I don't deny that there is a 'mind-body' link. The placebo effect is a very good example of the influence of the mind over the body. However the placebo effect is well documented and can be demonstrated by proper scientific methodology. The evidence is strong and so we accept it. Vague and difficult to test concepts such as a link between CH and psychological avoidance do not to my way of thinking warrant anything more than passing consideration as I doubt anyone is likely to research it any time soon and I personally think it is very unlikely.


Posted in Trying to undestand PBS on 08 Aug, 2013 - 1:16 pm

Hi All,

my neuro has recently put me on gabapentin. I started on 300mg daily and increased by 300mg every 5 days until I reached my target dose of 1800mg (600mg three times per day).

The neuro gave me a script for the 300mg tablets which cost me around $35 for 100 capsules. Now that I am on a fairly high dose I got my GP to give me a script for the 600mg tablets thinking it would be more convenient (taking one tablet rather than two each time) and I presumed cheaper. To my surprise the 600mg tabs were hugely dearer - $83 for 100 tabs! (two boxes of the 300mg tabs would be the same amount of drug and only cost around $70)

I looked on the pharmacy website (I go to Chemist Warehouse) and it looks like the prescription from the neuro was covered by the PBS but the one from my GP was 'private'. Had the script for the 600mg tabs been 'PBS' they would have only cost about $1 more than the 300mg tabs.

This webpage shows the price breakdown between private and PBS:
http://www.chemistwarehouse.com.au/product.asp?id=52897&pname=Neuro
ntin+600mg+Tablets+100+%28A%29


Can anyone shed light on why one script I was given was covered by PBS and the other one not? My neuro said something about saying that the medication was for 'migraine' rather than CH if the pharmacist should happen to ask. Is that a clue?

Can anyone help me understand what is going on here?


Posted in Ambulance cover on 24 Apr, 2013 - 1:52 pm

WARNING: private insurance may not provide adequate ambulance cover!!!!

The following info relates to Victoria, there may be some state to state variation.

Many people are getting hit with hefty ambulance bills because tey thought their private insurance covered them fully. Most insurance policies will have the fine print that they don't tell you about unless you specifically ask.

One of the commonest clauses is that you are covered for "emergencies" but not non-urgent transport. How they define an emergency may differ from one insurer to another. An ambulance may come to you with lights and sirens and take you to hospital but that doesn't mean that you meet the criteria of what your insurer defines as an emergency.

A few questions you should ask:
- how do you define an emergency (push for plenty of detail)
- am I covered Australia wide
- am I covered for helicopter transport
- is there a limit to how many ambulance trips I can make in a year

The safest option is to have an ambulance subscription which will fully cover you for every form of ambulance transport. Be very wary of relying on private insurance - it could cost you dearly!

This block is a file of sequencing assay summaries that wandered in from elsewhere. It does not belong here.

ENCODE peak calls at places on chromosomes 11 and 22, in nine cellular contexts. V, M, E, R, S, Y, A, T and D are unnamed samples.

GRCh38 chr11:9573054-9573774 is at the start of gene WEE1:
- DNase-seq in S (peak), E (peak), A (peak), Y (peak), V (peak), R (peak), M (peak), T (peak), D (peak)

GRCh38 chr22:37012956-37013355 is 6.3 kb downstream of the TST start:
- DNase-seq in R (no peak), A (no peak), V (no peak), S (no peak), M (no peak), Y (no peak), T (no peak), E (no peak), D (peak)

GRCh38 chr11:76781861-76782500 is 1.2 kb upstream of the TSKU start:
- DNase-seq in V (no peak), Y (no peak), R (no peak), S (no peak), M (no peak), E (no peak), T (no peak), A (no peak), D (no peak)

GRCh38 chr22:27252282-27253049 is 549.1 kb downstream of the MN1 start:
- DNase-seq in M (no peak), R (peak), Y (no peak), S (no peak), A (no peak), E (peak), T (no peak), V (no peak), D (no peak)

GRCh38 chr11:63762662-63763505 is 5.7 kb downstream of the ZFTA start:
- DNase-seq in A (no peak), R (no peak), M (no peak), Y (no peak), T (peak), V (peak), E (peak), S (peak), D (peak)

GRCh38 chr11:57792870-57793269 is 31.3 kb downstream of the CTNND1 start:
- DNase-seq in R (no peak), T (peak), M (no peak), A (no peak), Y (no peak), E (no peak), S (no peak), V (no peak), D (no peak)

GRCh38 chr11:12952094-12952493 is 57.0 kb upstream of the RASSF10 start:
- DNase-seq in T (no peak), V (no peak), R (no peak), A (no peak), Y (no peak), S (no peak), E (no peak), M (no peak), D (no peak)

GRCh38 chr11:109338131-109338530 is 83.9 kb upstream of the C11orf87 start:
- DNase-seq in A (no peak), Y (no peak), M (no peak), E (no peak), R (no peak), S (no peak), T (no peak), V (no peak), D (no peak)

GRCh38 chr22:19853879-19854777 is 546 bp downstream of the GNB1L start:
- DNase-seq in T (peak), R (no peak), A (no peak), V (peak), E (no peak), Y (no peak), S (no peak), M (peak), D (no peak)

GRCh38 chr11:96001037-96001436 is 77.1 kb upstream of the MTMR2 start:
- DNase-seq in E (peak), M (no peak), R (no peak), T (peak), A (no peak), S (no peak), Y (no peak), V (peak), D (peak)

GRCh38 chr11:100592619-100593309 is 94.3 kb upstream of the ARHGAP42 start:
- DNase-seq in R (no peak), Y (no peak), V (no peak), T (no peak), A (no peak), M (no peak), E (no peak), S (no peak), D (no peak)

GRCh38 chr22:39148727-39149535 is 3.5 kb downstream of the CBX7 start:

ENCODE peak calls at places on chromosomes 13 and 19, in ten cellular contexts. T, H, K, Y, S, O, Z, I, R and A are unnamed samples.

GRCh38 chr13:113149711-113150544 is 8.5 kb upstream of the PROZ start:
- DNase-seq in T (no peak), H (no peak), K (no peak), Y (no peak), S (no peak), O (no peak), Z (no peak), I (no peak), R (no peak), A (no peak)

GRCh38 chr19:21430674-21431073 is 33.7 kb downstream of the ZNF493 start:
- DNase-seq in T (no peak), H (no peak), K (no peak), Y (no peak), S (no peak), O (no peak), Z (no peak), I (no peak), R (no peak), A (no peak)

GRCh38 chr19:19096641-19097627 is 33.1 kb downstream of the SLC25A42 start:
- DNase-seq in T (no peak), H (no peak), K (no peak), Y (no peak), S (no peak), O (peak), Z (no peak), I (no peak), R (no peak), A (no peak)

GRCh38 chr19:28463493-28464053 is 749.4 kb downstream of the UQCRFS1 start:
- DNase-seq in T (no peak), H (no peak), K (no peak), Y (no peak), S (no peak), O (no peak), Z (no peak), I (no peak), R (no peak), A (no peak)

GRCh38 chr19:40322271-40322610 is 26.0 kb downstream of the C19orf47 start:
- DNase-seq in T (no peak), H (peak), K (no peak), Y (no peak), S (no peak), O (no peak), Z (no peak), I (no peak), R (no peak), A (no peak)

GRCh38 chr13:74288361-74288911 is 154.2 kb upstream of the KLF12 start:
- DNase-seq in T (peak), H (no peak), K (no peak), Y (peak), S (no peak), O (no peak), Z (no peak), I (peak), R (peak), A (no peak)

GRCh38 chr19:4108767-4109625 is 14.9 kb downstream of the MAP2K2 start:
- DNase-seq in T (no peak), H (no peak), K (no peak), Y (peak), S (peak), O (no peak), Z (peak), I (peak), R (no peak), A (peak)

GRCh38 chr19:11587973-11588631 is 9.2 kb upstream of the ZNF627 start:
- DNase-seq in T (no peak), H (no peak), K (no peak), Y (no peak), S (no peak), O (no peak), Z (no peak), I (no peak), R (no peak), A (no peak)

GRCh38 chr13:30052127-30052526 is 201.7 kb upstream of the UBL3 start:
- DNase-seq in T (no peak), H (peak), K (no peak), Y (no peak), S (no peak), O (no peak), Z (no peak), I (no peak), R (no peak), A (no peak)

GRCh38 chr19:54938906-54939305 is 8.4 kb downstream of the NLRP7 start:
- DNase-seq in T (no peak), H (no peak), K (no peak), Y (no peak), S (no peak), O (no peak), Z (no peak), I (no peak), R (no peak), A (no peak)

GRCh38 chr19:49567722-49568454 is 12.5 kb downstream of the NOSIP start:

Posted in Verapamil hydrochloride on 18 Apr, 2013 - 10:46 pm

Thanks for you comments and concern Ben.

The hospital pharmacist took down some information for an adverse drug reaction report. Unfortunately I didn't ask more about the purpose of this. I am not sure if it is a document for the hospitals own records of whether it is sent to the TGA as an official report (I suspect the latter)


Posted in Verapamil hydrochloride on 18 Apr, 2013 - 4:59 pm

Haven't visited this forum for a little while and just dropped in to make a post relating to verapamil when I found this topic and figure I may as well tell my story here rather than start a new thread. Let me say first up I don't want to unduly worry the original poster. Verapamil may be perfect for you and have no adverse effects so I would not for a minute suggest you don't try it. Anyway here is a cut and paste from a post I just made over on clusterheadaches.com
.....................................................................................

Obviously a lot of people on this forum would be using verapamil as a preventer for their CH. I don't want to unduly alarm people but I think it is worth telling my story as it may be worth having your liver function tested.

I have CH that I would describe as relatively mild compared to many sufferers, and it first came on about 18 months ago. At first I was happy to just use abortive measures such as oxygen and Maxalt. However a few months ago I was getting rather sick of it and went to my doctor to get some verapamil to try.

I started on a low dose of just 2 x 80mg daily and got some benefit after about a week. However a few weeks later I started getting some occasional moderate hits so increased the dose to 3 x 80mg (as my doctor had suggested).

I was pretty pleased that at a fairly low dose (in terms of CH) I was getting much decreased intensity and frequency and seemingly no side effects. I was really happy how it was going.